In the coming months, we will be putting together our Local Implementation Plan for the Royal Borough – the document that will form our transport and highways delivery plan for the next three years. It will show how we plan to deliver the Mayor of London’s transport strategy – especially its idea of “healthy streets”, with better air quality and more people walking and cycling.

    Adding your voice to our Commonplace consultation will help guide our aspirations and deliver improvements to your neighbourhood.

    What are we doing already?
    We are determined to continue to make the Royal Borough a brilliant place to live and work. In particular, we want to tackle the serious health problems caused by physical inactivity and air pollution, as well as improving the efficiency of our transport system as it faces the challenge of an ever-growing city. We are providing new cycle routes, improving pedestrian crossings, reducing traffic speeds, improving public places, and introducing more charging points for electric cars.

    Commonplace Consultation
    Share your ideas for changes – big and small – that would help more people to walk and cycle, improve conditions for bus passengers, make our roads safer and reduce pollution. Use our Commonplace consultation to drop a pin and tell us what your like or dislike about a street or place near you! You can also “like” comments made by other people. Spread the word – we want to hear from as many people as possible who live, work, or just travel through Kensington and Chelsea.

    The deadline to comment on the Local Implementation Plan is Friday 7 September.

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  • Proposals for the Creation of a Major Road Network (London)

    Created by Simon Munk // 1 thread

    From the DfT:
    As part of the Transport Investment Strategy, the government committed to creating a Major Road Network (MRN).

    This consultation asks for views on:
    how to define the MRN
    the role that local, regional and national bodies will play in the MRN investment programme
    which schemes will be eligible for MRN funding

    A new MRN would help deliver the following objectives:
    reduce congestion
    support economic growth and rebalancing
    support housing delivery
    support all road users
    support the Strategic Road Network

    The creation of an MRN will allow for dedicated funding from the National Roads Fund to be used to improve this middle tier of our busiest and most economically important local authority ‘A’ roads.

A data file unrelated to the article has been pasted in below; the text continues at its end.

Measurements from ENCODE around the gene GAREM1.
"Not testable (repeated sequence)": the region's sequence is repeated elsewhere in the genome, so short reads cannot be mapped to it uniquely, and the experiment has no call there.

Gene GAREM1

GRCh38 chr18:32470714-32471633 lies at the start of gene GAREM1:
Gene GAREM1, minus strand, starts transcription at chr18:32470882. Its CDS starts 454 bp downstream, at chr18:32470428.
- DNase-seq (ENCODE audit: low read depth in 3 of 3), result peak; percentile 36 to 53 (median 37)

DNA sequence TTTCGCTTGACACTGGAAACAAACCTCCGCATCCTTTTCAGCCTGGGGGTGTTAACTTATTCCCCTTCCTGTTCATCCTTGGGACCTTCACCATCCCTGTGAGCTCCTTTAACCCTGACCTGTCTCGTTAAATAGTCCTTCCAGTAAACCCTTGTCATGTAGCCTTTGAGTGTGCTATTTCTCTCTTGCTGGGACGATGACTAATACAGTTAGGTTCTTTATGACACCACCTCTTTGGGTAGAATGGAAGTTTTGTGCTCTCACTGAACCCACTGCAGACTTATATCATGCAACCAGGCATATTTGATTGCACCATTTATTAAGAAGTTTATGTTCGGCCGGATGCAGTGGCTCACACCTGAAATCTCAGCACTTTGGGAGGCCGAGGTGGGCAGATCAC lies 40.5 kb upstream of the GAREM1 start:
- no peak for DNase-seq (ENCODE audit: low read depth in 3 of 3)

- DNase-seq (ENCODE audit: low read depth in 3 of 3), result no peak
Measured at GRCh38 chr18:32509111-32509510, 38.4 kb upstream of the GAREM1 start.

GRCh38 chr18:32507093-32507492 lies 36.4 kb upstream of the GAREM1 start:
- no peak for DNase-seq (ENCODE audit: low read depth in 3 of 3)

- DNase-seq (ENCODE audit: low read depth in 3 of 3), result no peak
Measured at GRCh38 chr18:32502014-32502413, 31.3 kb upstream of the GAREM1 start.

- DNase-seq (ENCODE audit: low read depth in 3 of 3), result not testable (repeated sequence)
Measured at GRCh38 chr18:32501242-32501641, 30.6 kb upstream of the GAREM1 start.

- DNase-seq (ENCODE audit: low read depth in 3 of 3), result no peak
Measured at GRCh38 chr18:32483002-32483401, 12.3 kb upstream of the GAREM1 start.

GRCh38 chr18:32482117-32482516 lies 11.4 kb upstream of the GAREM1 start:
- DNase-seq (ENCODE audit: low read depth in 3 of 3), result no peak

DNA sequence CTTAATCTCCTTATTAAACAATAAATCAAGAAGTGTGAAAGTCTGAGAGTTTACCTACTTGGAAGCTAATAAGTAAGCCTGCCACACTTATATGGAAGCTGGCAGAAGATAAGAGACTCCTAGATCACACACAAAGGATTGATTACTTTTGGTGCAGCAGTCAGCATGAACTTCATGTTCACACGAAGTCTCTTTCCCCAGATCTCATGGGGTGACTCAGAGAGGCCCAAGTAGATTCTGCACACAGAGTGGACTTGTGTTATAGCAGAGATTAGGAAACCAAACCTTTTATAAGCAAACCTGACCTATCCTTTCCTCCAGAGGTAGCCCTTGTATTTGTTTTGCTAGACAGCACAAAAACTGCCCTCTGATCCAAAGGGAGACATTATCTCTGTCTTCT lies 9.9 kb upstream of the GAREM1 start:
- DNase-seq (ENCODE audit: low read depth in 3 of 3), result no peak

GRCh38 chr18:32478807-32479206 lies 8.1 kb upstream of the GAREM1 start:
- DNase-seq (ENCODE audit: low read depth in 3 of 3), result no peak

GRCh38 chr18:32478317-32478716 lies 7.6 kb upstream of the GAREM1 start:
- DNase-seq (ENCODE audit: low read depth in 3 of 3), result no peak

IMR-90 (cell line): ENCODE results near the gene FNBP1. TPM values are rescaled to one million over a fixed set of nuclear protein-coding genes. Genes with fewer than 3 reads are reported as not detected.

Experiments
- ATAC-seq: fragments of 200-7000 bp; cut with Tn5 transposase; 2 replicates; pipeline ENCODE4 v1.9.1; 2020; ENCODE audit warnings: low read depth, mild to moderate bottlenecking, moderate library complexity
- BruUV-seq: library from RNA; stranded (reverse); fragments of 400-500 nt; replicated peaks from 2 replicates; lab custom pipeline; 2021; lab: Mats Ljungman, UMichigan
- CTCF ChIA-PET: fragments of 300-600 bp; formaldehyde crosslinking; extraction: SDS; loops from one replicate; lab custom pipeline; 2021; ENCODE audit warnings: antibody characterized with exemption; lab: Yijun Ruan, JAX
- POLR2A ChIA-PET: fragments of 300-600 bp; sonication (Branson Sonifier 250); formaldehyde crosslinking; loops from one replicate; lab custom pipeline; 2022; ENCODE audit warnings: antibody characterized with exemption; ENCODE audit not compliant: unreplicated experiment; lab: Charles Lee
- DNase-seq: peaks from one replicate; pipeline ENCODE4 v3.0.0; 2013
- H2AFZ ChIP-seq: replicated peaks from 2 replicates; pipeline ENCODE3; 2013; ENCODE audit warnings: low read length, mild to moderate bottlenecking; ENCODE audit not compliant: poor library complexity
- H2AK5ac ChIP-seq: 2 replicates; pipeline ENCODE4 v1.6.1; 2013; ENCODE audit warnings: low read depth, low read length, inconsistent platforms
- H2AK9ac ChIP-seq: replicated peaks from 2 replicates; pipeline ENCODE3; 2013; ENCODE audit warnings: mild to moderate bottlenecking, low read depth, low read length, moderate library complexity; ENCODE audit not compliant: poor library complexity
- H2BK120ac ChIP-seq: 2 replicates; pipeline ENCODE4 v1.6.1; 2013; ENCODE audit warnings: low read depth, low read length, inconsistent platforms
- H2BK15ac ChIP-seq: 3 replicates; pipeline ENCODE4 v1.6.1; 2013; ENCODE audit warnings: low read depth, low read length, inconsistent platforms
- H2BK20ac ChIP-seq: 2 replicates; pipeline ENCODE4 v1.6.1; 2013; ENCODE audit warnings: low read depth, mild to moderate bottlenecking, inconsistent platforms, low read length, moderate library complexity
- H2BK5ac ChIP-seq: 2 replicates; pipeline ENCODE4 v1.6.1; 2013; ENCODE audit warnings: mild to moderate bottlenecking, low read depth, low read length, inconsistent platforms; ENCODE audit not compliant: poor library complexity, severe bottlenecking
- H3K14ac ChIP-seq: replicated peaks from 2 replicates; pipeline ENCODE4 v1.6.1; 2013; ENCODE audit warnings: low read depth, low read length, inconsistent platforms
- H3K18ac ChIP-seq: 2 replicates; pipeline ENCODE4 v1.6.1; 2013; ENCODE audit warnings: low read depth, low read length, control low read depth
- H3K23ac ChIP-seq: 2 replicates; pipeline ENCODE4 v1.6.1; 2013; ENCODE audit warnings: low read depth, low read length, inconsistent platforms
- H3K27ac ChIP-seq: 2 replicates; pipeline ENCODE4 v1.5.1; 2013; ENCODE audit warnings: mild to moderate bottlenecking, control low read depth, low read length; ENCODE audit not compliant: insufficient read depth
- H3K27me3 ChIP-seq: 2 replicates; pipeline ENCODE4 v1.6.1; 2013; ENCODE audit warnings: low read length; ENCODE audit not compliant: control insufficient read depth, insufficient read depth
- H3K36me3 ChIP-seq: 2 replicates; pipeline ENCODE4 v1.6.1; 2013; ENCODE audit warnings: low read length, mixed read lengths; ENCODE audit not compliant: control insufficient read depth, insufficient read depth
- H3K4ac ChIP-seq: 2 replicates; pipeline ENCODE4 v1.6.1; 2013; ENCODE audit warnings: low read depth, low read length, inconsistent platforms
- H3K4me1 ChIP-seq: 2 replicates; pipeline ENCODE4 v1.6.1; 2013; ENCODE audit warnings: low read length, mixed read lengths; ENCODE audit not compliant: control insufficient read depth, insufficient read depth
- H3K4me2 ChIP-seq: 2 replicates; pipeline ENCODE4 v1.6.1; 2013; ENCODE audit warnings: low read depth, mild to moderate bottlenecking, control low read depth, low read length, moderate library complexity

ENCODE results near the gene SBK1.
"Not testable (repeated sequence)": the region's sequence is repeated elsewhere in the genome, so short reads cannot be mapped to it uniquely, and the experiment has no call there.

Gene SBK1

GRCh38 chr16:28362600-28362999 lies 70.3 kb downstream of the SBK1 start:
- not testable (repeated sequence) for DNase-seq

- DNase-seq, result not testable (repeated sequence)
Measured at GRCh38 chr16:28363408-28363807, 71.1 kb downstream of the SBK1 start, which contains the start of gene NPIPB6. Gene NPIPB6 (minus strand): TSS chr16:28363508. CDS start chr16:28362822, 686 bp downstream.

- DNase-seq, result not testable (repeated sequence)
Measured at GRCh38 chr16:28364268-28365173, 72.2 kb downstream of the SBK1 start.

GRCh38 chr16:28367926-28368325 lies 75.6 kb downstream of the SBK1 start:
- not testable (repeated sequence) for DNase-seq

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  • Holborn Junctions Road Safety and Public Realm Proposals

    Created by Jean Dollimore // 1 thread

    The consultation refers to a long-term aim to remove the Holborn gyratory within which there is very little provision for cycling.

    In the meantime it proposes some long-awaited safety measures at the Vernon Place junctions and some mainly pedestrian improvements at the Holborn tube station junction.

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  • New London Plan 2017

    Created by Simon Munk // 1 thread

    London.gov.uk says:

    What is the new London Plan?
    The London Plan is one of the most important documents for this city.
    It's a strategic plan which shapes how London evolves and develops. All planning decisions should follow London Plan policies, and it sets a policy framework for local plans across London.
    The current 2016 consolidation Plan is still the adopted Development Plan. However the Draft London Plan is a material consideration in planning decisions. It gains more weight as it moves through the process to adoption, however the weight given to it is a matter for the decision maker.

    Consultation on the draft London Plan
    Consultation on this plan is open. Comments will be publicly available. After the consultation, comments are reviewed by an inspector and you may be called in to discuss comments at the Examination in Public.

    What is an Examination in Public?
    At the end of the consultation period your comments will be reviewed by the independent Planning Inspector appointed by the Secretary of State to carry out the Examination in Public for the London Plan.
    You may be invited to discuss your comments at the Examination in Public. All comments will be made available to the public at the end of the consultation period. The legal provisions for the London Plan are in Part VIII of the Greater London Authority (GLA) Act 1999 (as amended) in sections 334 to 341. The Examination in Public is covered in Section 338.

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  • Heavy Goods Vehicles Safety Standard Permit /Direct Vision Standard